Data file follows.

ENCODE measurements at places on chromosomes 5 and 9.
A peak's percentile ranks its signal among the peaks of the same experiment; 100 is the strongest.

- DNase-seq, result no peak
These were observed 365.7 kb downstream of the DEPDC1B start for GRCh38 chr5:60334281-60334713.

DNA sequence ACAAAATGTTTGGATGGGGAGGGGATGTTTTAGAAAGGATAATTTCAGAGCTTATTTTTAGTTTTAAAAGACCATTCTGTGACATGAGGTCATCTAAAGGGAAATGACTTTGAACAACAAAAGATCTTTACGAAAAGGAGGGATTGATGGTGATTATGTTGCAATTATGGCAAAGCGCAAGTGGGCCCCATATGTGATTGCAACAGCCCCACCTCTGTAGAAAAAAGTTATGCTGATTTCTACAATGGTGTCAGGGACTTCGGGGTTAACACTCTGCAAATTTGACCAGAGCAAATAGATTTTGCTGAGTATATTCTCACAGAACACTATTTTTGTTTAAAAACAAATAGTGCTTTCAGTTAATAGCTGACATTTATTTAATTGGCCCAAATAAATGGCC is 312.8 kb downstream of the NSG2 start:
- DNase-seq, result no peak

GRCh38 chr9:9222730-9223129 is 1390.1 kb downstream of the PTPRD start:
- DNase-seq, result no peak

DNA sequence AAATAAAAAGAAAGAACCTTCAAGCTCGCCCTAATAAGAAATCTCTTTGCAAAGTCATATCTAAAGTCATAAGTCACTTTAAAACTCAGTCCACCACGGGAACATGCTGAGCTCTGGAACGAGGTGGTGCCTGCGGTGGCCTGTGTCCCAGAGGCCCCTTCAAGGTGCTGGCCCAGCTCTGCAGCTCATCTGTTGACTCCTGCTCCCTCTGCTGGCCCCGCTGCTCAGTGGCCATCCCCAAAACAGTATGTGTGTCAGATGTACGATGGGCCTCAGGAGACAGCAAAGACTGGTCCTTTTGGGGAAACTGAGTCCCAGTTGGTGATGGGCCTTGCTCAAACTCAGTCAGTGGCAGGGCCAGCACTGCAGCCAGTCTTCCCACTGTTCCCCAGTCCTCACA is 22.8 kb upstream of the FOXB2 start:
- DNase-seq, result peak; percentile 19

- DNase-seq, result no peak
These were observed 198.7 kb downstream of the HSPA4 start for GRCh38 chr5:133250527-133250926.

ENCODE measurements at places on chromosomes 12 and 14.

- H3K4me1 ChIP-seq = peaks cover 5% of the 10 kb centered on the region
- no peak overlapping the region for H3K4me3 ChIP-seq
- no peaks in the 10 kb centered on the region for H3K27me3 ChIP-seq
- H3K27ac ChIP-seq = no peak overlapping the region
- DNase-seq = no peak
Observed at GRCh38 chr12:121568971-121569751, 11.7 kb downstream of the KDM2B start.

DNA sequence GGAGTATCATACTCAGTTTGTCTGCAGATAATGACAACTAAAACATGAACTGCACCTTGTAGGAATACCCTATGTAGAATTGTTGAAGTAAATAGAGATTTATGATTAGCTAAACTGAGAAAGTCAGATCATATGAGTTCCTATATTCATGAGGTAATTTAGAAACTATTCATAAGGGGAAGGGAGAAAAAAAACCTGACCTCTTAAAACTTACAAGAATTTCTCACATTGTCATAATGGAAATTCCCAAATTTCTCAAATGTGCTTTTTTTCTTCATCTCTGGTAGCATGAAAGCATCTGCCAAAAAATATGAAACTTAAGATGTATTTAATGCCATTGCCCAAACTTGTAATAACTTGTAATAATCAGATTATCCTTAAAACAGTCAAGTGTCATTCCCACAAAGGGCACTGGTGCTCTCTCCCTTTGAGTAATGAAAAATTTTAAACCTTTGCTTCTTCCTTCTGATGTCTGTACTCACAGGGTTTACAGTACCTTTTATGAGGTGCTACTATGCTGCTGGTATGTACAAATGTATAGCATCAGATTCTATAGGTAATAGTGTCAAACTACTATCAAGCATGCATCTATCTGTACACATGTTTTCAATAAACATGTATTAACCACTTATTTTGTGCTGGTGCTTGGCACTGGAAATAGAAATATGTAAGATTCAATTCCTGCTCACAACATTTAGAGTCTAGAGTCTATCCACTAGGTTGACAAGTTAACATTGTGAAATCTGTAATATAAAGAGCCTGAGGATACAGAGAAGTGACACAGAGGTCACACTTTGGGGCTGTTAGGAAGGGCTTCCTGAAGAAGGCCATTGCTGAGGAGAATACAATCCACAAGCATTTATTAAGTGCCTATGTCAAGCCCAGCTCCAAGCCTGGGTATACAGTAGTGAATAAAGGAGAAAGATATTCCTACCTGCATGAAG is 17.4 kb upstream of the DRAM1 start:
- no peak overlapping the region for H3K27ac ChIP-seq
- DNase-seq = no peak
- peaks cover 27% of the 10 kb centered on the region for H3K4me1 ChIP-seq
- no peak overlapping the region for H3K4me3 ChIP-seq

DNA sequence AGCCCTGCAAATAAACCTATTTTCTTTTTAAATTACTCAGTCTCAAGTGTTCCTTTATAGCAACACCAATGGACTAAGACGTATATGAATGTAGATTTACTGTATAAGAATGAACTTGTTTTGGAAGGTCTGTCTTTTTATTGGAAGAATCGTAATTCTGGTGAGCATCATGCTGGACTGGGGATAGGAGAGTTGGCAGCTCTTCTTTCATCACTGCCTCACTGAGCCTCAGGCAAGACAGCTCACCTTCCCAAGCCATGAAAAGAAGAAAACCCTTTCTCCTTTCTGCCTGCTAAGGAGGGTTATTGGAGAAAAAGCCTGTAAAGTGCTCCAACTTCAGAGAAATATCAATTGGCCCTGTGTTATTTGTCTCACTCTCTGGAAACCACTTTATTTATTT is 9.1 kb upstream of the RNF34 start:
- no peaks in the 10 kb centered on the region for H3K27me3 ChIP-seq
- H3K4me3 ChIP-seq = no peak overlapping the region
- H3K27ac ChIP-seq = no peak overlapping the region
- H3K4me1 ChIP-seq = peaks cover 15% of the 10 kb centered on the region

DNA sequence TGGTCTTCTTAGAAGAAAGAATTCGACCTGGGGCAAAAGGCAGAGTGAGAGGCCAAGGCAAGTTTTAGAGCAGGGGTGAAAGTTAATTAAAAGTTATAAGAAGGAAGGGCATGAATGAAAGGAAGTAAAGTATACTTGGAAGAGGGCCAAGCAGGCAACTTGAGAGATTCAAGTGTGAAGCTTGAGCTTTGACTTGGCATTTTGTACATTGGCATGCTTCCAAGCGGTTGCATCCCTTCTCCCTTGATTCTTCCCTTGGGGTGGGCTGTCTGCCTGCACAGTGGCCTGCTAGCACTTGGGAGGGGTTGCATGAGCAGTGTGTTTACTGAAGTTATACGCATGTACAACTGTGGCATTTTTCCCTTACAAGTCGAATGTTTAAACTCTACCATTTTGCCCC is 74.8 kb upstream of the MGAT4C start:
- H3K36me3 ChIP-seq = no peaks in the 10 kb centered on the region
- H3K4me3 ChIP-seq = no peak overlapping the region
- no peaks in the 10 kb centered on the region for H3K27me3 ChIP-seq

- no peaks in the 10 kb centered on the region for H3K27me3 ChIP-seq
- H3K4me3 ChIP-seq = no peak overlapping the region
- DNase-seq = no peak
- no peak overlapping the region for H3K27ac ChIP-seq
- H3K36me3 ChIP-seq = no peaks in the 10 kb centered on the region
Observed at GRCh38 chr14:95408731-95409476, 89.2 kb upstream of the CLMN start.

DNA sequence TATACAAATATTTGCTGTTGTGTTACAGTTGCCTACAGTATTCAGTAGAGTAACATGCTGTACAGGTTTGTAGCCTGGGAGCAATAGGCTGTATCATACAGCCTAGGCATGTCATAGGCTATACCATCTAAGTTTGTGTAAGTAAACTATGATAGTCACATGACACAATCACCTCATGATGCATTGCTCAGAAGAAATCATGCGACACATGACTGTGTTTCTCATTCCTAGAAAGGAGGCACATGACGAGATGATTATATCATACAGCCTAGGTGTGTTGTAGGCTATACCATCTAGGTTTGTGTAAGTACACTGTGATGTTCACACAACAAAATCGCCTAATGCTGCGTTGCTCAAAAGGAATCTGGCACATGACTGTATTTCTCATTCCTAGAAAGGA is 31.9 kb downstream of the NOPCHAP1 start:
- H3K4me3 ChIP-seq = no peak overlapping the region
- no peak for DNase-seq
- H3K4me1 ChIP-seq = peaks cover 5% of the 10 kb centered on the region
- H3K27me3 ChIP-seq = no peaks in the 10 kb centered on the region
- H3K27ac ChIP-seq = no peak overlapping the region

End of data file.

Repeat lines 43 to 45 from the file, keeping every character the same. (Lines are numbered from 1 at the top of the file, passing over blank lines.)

- H3K4me1 ChIP-seq = peaks cover 5% of the 10 kb centered on the region
- H3K27me3 ChIP-seq = no peaks in the 10 kb centered on the region
- H3K27ac ChIP-seq = no peak overlapping the region